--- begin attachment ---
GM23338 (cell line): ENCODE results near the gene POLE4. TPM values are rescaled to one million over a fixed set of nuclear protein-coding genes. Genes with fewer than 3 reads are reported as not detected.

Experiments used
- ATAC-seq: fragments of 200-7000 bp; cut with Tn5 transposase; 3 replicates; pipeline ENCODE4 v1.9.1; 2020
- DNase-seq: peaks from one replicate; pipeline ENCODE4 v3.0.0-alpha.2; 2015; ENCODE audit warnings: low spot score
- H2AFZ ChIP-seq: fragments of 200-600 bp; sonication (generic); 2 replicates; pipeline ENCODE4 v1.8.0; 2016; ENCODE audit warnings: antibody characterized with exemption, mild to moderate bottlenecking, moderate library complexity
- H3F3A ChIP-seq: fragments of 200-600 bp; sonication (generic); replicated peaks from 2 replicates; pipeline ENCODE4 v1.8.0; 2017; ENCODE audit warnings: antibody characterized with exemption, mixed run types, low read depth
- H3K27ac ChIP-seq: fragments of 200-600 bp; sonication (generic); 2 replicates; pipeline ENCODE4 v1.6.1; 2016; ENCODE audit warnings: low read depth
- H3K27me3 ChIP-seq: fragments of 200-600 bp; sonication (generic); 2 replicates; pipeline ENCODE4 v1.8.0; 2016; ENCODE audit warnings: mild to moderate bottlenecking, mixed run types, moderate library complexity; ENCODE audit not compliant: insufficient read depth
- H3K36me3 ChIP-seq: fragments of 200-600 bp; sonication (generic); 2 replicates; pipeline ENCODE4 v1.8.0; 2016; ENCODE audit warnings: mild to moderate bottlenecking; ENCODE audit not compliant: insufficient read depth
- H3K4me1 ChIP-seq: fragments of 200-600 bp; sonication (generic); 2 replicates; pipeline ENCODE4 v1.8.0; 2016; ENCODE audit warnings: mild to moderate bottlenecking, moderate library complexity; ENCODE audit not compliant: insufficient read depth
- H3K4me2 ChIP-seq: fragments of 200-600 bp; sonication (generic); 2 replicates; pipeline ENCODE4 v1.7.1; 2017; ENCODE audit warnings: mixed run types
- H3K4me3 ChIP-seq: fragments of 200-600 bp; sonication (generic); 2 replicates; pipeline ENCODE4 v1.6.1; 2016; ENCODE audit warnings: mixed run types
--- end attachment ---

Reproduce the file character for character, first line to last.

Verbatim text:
GM23338 (cell line): ENCODE results near the gene POLE4. TPM values are rescaled to one million over a fixed set of nuclear protein-coding genes. Genes with fewer than 3 reads are reported as not detected.

Experiments used
- ATAC-seq: fragments of 200-7000 bp; cut with Tn5 transposase; 3 replicates; pipeline ENCODE4 v1.9.1; 2020
- DNase-seq: peaks from one replicate; pipeline ENCODE4 v3.0.0-alpha.2; 2015; ENCODE audit warnings: low spot score
- H2AFZ ChIP-seq: fragments of 200-600 bp; sonication (generic); 2 replicates; pipeline ENCODE4 v1.8.0; 2016; ENCODE audit warnings: antibody characterized with exemption, mild to moderate bottlenecking, moderate library complexity
- H3F3A ChIP-seq: fragments of 200-600 bp; sonication (generic); replicated peaks from 2 replicates; pipeline ENCODE4 v1.8.0; 2017; ENCODE audit warnings: antibody characterized with exemption, mixed run types, low read depth
- H3K27ac ChIP-seq: fragments of 200-600 bp; sonication (generic); 2 replicates; pipeline ENCODE4 v1.6.1; 2016; ENCODE audit warnings: low read depth
- H3K27me3 ChIP-seq: fragments of 200-600 bp; sonication (generic); 2 replicates; pipeline ENCODE4 v1.8.0; 2016; ENCODE audit warnings: mild to moderate bottlenecking, mixed run types, moderate library complexity; ENCODE audit not compliant: insufficient read depth
- H3K36me3 ChIP-seq: fragments of 200-600 bp; sonication (generic); 2 replicates; pipeline ENCODE4 v1.8.0; 2016; ENCODE audit warnings: mild to moderate bottlenecking; ENCODE audit not compliant: insufficient read depth
- H3K4me1 ChIP-seq: fragments of 200-600 bp; sonication (generic); 2 replicates; pipeline ENCODE4 v1.8.0; 2016; ENCODE audit warnings: mild to moderate bottlenecking, moderate library complexity; ENCODE audit not compliant: insufficient read depth
- H3K4me2 ChIP-seq: fragments of 200-600 bp; sonication (generic); 2 replicates; pipeline ENCODE4 v1.7.1; 2017; ENCODE audit warnings: mixed run types
- H3K4me3 ChIP-seq: fragments of 200-600 bp; sonication (generic); 2 replicates; pipeline ENCODE4 v1.6.1; 2016; ENCODE audit warnings: mixed run types